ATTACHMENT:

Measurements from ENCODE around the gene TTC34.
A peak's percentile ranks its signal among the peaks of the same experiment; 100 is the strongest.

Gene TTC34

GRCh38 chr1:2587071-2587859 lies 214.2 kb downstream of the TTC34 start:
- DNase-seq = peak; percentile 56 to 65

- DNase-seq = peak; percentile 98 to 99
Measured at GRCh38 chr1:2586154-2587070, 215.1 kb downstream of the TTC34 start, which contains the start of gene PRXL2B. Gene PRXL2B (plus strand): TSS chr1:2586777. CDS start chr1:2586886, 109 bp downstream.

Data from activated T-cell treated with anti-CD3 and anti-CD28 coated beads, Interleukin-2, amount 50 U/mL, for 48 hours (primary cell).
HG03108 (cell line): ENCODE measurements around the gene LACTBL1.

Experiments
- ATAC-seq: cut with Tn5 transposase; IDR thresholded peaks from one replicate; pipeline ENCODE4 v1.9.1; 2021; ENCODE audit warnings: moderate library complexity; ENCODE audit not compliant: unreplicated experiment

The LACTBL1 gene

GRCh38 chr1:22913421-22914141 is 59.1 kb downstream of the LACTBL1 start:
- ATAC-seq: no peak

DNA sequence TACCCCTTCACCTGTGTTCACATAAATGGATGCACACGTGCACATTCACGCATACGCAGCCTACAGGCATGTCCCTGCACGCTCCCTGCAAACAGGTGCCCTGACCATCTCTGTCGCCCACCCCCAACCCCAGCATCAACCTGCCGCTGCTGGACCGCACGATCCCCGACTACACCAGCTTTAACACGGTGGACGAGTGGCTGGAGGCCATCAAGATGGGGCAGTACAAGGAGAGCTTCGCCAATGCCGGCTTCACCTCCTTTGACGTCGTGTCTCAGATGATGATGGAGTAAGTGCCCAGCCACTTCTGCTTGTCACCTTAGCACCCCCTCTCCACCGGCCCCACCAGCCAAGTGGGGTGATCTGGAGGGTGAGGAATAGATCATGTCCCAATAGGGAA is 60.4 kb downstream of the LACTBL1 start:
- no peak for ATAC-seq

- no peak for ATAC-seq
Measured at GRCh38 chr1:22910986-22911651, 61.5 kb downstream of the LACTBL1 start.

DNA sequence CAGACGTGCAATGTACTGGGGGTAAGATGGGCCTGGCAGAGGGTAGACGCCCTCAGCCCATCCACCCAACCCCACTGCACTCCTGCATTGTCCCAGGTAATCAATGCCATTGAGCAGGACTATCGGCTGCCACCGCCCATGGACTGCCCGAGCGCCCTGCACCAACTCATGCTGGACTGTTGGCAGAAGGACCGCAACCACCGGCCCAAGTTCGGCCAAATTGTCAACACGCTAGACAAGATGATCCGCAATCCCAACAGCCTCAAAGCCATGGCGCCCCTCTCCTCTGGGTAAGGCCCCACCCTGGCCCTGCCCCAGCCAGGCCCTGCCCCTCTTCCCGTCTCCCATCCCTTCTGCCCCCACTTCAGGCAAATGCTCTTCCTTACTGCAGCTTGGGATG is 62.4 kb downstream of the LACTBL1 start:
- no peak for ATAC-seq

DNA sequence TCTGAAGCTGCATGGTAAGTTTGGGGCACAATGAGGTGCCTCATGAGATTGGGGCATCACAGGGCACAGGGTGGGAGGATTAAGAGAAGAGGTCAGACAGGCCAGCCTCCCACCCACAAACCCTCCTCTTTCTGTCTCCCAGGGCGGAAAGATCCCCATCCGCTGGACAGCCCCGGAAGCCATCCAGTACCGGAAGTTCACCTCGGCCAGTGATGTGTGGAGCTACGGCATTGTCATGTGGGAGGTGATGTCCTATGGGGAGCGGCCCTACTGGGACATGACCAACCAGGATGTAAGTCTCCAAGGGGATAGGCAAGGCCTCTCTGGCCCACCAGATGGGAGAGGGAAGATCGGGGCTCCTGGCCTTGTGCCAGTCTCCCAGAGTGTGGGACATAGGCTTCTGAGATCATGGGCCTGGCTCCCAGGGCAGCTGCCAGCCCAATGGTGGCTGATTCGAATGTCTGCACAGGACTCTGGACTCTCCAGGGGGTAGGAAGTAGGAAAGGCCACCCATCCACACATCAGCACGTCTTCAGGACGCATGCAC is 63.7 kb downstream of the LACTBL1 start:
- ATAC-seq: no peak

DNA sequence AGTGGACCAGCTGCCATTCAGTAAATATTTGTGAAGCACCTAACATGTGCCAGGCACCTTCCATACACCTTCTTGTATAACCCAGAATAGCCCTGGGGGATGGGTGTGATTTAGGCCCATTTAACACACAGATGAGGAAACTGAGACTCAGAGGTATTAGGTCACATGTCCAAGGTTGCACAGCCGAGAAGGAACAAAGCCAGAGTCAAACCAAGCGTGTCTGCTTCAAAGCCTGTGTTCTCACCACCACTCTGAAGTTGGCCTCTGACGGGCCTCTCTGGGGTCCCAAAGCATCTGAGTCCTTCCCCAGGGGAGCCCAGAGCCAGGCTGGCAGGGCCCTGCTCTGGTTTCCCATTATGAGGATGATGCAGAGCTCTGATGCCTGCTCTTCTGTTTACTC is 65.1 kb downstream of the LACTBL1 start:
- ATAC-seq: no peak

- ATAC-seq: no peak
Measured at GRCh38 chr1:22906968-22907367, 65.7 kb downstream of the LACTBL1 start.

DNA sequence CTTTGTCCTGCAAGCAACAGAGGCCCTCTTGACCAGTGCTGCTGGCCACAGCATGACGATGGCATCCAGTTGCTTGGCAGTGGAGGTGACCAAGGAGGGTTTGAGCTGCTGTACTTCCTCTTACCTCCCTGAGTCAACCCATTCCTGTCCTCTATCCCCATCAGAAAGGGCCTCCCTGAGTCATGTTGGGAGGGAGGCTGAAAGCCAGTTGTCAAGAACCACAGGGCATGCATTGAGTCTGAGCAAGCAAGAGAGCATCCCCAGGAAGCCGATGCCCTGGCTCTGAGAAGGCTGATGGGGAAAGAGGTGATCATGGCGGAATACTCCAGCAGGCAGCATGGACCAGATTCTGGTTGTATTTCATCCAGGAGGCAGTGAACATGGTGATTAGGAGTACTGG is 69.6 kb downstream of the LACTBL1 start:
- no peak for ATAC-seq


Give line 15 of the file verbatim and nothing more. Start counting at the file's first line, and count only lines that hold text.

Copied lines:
DNA sequence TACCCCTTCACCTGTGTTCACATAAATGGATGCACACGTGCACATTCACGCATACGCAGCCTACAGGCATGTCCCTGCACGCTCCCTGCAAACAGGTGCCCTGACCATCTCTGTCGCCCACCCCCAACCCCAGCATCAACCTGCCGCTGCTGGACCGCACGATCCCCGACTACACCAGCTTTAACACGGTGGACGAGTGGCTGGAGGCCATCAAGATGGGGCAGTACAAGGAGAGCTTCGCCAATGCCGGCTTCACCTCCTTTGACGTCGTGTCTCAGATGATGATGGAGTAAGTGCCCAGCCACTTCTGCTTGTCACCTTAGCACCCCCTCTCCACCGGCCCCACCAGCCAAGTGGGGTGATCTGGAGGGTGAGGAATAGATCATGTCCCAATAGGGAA is 60.4 kb downstream of the LACTBL1 start: